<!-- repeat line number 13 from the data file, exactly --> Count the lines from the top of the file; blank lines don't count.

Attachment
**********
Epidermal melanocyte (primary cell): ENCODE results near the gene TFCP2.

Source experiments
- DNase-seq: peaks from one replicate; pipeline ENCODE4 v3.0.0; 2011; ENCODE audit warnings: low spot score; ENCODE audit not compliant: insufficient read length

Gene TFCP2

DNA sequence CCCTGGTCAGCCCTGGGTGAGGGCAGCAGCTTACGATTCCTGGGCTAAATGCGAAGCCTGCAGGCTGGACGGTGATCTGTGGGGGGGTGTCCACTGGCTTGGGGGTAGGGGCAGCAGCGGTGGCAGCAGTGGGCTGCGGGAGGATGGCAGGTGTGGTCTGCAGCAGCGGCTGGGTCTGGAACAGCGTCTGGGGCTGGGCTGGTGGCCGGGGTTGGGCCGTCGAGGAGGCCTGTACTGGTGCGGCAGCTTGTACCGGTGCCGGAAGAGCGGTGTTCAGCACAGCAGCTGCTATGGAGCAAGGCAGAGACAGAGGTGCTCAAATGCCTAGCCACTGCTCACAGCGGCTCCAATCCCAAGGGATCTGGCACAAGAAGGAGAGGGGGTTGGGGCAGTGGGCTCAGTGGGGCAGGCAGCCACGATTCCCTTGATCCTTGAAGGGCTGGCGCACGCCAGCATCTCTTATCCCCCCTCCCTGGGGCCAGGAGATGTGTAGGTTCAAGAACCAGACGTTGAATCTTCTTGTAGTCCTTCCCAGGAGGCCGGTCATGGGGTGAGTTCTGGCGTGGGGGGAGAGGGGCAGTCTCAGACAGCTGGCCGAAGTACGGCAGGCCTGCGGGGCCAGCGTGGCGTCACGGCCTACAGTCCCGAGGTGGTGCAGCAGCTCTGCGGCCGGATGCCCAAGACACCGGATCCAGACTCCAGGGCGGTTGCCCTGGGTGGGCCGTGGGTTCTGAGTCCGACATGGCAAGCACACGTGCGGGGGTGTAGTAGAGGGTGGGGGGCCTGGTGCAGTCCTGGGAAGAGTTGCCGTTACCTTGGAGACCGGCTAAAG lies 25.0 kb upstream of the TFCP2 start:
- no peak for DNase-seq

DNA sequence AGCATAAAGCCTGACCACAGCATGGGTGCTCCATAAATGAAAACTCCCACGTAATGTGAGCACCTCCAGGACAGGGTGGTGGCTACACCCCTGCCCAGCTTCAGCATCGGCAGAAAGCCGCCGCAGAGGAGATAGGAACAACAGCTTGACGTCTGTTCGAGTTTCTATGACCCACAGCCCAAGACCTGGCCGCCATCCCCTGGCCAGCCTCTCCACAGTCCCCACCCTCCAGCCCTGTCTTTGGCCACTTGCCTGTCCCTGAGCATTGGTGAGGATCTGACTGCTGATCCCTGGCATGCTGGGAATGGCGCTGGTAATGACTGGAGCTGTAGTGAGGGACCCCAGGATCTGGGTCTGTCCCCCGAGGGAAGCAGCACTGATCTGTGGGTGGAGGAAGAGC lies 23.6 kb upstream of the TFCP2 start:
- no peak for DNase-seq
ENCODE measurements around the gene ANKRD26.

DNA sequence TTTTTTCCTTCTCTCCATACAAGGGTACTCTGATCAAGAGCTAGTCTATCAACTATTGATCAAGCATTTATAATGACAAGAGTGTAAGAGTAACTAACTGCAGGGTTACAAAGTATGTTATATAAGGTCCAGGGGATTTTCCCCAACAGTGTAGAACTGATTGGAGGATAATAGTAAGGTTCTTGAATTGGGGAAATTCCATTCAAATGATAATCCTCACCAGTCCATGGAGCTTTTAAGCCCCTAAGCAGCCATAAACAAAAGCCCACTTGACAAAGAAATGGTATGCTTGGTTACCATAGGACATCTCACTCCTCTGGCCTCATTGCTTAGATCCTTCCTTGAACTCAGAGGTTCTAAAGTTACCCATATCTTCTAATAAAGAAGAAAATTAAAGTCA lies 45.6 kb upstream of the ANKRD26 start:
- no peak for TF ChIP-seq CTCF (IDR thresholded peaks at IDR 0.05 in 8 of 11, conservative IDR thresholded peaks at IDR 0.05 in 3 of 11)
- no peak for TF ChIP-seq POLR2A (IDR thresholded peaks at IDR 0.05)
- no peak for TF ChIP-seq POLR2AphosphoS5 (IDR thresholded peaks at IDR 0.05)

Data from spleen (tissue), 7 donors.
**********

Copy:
- no peak for TF ChIP-seq POLR2AphosphoS5 (IDR thresholded peaks at IDR 0.05)